White House statements on Puerto Rico clash with ground reports

NOW: White House statements on Puerto Rico clash with ground reports

By Eric Levenson, CNN

(CNN) -- Acting Homeland Security Secretary Elaine Duke faced harsh backlash after saying the Trump administration's recovery effort in Puerto Rico is a "good news story."

"Damn it, this is not a good news story," San Juan Mayor Carmen Yulín Cruz responded. "This is a people-are-dying story. This is a life-or-death story."

Since Hurricane Maria slammed into the US territory as a Category 4 hurricane earlier this month, much of the island has been devastated -- leaving millions of Americans without electricity and water, and limited access to gas and other vital supplies.

Duke's comments weren't the first time the White House's statements about the recovery effort contradicted ground reports. This week, federal officials and locals clashed on such issues as medical care facilities, aid shipments and the availability of cash.

Critics say the White House has been slow to respond and is portraying the situation in Puerto Rico as better than it really is. Here's a snapshot of what the White House is saying compared to what people there are seeing and experiencing.

Hospitals and nursing homes

White House: In Puerto Rico, 44 of 69 hospitals were "fully operational" as of Thursday afternoon, White House press secretary Sarah Sanders said.

By Thursday night, White House Homeland Security Adviser Tom Bossert said that 51 hospitals had met the standard of being able to "see, treat and admit" patients.

However, he clarified that the three-pronged standard for hospitals included many using emergency diesel fuel, which he admitted was "not necessarily an ideal condition."

Ground Reports: Because power and communication lines still remain out for much of the island, hospitals rely on diesel fuel -- already in short supply -- and have trouble contacting and coordinating patient care.

CNN chief medical correspondent Sanjay Gupta saw those hospitals' struggles firsthand. At a shelter an hour outside of San Juan, a woman named Josefina Alvarez, who suffers from diabetes, was in a dire situation. She had an infection and no insulin, water or food.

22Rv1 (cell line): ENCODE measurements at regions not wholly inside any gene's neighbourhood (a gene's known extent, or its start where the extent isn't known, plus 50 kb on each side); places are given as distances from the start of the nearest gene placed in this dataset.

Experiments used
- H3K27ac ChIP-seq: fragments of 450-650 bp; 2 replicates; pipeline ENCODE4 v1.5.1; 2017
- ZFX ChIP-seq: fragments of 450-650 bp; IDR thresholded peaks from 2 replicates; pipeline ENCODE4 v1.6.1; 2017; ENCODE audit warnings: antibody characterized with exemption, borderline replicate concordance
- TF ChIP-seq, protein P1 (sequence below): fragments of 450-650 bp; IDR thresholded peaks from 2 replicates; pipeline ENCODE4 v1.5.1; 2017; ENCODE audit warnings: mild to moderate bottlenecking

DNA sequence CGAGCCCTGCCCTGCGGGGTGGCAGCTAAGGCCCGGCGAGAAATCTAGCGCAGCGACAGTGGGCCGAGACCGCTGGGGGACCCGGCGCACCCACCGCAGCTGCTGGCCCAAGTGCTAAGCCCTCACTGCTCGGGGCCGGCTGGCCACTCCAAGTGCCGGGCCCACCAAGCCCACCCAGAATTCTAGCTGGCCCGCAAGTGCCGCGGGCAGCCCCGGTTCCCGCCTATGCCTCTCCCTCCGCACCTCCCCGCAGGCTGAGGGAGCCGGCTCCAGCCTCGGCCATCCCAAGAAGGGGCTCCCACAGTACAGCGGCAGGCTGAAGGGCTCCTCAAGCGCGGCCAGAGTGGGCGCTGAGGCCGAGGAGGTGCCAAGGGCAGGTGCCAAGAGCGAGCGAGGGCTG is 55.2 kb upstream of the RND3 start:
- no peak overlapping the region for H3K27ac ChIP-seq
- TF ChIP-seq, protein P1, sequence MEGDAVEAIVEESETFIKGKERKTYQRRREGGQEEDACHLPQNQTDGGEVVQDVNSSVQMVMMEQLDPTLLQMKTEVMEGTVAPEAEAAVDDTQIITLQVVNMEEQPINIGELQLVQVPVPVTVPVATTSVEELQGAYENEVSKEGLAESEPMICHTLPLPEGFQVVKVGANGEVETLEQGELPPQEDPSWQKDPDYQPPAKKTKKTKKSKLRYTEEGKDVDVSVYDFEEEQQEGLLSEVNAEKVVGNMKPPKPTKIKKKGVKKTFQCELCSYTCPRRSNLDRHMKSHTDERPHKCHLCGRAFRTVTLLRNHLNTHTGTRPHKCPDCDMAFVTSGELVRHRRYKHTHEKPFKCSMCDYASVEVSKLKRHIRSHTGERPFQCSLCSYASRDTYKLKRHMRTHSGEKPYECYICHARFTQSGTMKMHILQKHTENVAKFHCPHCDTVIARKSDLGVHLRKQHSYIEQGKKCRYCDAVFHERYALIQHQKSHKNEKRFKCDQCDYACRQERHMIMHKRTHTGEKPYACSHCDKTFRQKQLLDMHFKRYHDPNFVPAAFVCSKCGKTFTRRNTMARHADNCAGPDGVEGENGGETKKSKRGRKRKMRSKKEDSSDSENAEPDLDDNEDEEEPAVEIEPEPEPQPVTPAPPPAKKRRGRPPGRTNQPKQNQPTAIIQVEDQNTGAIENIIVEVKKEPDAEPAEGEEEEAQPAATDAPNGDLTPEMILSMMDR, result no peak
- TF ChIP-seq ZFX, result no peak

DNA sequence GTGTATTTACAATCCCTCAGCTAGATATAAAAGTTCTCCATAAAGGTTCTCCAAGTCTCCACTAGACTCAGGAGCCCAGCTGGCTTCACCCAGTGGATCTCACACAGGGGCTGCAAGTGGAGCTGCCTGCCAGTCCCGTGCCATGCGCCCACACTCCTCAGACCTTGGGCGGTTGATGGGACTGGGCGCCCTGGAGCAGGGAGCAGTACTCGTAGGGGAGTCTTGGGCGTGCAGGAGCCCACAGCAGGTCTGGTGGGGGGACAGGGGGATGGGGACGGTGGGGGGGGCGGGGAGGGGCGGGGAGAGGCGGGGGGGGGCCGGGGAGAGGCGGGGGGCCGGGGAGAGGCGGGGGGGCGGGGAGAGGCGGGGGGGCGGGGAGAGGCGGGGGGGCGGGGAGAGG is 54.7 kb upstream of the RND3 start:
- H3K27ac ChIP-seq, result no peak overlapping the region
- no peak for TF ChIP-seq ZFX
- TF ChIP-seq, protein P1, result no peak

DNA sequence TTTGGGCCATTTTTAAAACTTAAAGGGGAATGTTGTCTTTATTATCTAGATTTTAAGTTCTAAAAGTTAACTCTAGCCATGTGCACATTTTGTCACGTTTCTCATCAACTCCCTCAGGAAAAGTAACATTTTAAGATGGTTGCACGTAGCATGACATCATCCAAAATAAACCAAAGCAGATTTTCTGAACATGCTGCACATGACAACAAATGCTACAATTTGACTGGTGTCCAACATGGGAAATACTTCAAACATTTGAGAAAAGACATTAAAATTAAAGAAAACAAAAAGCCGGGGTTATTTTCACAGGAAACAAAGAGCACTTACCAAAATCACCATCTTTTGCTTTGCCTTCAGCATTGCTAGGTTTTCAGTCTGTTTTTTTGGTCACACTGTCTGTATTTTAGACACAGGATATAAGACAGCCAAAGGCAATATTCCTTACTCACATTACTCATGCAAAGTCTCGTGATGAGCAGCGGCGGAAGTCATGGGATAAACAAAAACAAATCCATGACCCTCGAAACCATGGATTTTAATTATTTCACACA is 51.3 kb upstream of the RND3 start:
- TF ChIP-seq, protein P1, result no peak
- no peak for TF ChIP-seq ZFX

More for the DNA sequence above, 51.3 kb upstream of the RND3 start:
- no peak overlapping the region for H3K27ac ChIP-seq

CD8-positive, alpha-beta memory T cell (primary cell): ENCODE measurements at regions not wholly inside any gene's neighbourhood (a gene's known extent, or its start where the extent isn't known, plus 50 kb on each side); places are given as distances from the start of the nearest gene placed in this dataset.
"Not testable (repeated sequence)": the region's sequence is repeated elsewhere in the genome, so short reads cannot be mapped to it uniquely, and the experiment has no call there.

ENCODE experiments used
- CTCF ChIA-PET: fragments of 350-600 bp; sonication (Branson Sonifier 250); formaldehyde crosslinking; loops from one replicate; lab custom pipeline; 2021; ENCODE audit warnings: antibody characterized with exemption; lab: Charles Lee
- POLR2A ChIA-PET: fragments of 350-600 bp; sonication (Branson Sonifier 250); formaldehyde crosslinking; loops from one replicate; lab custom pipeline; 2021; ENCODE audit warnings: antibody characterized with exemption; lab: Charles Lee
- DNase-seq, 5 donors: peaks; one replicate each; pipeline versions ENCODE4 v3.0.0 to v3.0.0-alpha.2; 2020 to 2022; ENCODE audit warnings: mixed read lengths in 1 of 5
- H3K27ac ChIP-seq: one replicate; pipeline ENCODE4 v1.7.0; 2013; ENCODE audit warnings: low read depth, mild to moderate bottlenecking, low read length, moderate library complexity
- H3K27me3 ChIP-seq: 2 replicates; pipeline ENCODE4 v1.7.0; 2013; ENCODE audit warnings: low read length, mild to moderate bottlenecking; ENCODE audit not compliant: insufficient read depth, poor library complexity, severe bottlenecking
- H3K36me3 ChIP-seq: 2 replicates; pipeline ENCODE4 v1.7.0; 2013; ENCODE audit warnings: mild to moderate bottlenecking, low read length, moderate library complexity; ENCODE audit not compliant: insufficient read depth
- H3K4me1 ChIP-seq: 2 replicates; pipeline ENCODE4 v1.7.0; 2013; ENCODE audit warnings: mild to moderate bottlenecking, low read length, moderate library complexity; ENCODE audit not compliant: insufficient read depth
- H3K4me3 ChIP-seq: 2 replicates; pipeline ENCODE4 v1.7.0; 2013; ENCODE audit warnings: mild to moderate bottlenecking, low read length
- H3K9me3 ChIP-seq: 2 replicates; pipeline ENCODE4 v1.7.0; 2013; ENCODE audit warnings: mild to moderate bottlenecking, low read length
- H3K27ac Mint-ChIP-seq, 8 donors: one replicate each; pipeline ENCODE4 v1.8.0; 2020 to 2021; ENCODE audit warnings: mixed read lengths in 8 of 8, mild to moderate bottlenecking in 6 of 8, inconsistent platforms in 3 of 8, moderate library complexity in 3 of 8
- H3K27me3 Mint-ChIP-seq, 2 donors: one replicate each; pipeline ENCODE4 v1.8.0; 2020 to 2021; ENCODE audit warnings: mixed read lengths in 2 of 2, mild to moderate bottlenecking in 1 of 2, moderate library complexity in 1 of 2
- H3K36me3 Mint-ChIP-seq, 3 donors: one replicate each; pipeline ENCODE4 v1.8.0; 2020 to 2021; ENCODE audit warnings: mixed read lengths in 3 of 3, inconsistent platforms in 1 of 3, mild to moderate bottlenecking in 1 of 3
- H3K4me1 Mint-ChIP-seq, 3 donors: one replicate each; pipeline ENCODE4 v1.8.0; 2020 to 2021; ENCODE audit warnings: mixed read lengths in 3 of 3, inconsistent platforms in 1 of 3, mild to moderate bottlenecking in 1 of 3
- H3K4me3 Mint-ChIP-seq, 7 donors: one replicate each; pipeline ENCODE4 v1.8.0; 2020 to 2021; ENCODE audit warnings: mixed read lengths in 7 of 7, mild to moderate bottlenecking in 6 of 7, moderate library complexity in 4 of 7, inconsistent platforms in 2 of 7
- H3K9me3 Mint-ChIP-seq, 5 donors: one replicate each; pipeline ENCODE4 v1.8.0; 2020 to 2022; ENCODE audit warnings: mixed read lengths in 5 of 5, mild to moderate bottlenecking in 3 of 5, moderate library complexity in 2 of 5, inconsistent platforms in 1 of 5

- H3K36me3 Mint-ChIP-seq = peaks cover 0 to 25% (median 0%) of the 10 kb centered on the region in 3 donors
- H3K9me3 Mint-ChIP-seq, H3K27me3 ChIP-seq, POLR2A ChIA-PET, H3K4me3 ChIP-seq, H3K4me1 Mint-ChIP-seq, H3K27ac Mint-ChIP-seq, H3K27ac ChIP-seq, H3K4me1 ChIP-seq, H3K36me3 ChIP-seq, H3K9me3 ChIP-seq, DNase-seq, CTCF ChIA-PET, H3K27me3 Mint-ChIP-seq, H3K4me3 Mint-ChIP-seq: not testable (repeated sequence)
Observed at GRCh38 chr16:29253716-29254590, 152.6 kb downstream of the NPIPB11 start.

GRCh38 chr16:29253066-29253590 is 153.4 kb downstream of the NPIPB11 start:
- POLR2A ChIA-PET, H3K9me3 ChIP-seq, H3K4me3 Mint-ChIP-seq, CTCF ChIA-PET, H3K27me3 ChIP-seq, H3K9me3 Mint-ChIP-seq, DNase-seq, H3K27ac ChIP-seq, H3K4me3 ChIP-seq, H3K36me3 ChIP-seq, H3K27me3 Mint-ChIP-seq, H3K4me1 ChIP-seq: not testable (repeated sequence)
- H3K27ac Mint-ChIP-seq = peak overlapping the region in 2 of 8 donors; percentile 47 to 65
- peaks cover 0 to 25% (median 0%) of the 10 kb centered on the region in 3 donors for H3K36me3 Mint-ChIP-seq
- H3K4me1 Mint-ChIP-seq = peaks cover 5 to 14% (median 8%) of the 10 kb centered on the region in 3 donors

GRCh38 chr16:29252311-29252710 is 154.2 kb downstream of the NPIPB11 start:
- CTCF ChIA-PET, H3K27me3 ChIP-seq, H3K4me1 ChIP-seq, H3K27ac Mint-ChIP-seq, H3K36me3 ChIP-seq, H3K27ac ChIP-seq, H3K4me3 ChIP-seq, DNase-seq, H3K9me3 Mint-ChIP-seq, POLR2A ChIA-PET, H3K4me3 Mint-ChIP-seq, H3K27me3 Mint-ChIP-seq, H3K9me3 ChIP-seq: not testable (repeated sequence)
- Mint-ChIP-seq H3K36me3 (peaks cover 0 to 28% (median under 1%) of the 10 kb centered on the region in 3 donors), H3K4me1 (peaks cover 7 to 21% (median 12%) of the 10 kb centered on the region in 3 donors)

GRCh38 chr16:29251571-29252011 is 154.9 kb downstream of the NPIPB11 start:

No ambulance could take her to a hospital, so Gupta and his team volunteered to drive her to a nearby clinic.

"There are probably thousands of patients who are in similar shelters with no power, no water, no medications, no way out. There are probably thousands more who are still in their homes and haven't even been able to get to a shelter," he said. "She's just one example of what's happening here."

Speaking on CNN's The Situation Room on Thursday, Gupta said that many hospitals listed as operational had no satellite phones, no access to medications, and were unable to admit patients.

"We're seeing diesel fuel being promised for a few hours at a time as opposed to anything that's going to be more sustainable for them. And as you might imagine, it's very hard to run a hospital that way," he said. "It's hard to take care of patients if you say, 'Look, we have six hours of fuel left. We're not sure if we'll get more fuel after that.'"

Because available diesel fuel was prioritized for hospitals, nursing homes had major issues as well, Mayor Cruz said.

"Most of our nursing homes have people that have an inability to move, so they're stuck in the 14th floor, they have no water, they have no food, they -- most of them are insulin-dependent," she said.

Insulin-dependent patients are "going crazy for ice" to keep their medical supplies cold, Cruz said, while other patients haven't had their scheduled dialysis or chemotherapy in days.

Delivering food and water

White House: President Donald Trump has tweeted several times over the past few days that food and water are "on way," "on site" or "delivered" to Puerto Rico.

The Federal Aviation Administration supported the restoration of services to all eight commercial airports in Puerto Rico, FEMA said on Friday. In addition, five of six FEMA-priority seaports are open or open with restrictions, the Department of Defense said Thursday.